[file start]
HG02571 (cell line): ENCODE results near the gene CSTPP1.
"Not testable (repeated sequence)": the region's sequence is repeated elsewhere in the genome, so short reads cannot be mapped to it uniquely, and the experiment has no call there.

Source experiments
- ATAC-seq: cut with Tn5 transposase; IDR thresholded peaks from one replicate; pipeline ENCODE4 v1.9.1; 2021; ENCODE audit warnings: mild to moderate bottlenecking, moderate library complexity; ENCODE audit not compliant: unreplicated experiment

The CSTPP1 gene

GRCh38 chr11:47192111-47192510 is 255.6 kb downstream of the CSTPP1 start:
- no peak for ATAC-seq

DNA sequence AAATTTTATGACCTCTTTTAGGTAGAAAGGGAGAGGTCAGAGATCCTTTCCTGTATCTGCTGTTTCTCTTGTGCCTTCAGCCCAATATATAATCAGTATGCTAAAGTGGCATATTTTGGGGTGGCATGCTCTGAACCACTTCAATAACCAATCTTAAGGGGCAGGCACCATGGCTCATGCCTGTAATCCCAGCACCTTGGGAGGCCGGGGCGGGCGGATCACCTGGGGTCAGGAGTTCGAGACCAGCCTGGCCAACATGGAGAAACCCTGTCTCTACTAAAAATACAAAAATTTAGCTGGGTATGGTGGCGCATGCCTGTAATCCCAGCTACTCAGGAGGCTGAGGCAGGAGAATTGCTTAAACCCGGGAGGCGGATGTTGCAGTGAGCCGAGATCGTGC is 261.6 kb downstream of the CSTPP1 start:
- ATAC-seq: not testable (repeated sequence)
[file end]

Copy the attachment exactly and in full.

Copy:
HG02571 (cell line): ENCODE results near the gene CSTPP1.
"Not testable (repeated sequence)": the region's sequence is repeated elsewhere in the genome, so short reads cannot be mapped to it uniquely, and the experiment has no call there.

Source experiments
- ATAC-seq: cut with Tn5 transposase; IDR thresholded peaks from one replicate; pipeline ENCODE4 v1.9.1; 2021; ENCODE audit warnings: mild to moderate bottlenecking, moderate library complexity; ENCODE audit not compliant: unreplicated experiment

The CSTPP1 gene

GRCh38 chr11:47192111-47192510 is 255.6 kb downstream of the CSTPP1 start:
- no peak for ATAC-seq

DNA sequence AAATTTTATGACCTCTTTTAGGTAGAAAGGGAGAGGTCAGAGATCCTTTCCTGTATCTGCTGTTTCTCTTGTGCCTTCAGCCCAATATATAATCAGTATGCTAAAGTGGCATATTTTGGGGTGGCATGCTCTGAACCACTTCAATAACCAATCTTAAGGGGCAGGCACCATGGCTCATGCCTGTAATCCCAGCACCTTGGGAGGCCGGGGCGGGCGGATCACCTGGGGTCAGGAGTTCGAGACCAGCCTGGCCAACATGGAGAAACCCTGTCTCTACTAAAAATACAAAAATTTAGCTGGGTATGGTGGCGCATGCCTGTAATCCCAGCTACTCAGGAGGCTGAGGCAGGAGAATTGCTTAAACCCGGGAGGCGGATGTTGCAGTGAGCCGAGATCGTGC is 261.6 kb downstream of the CSTPP1 start:
- ATAC-seq: not testable (repeated sequence)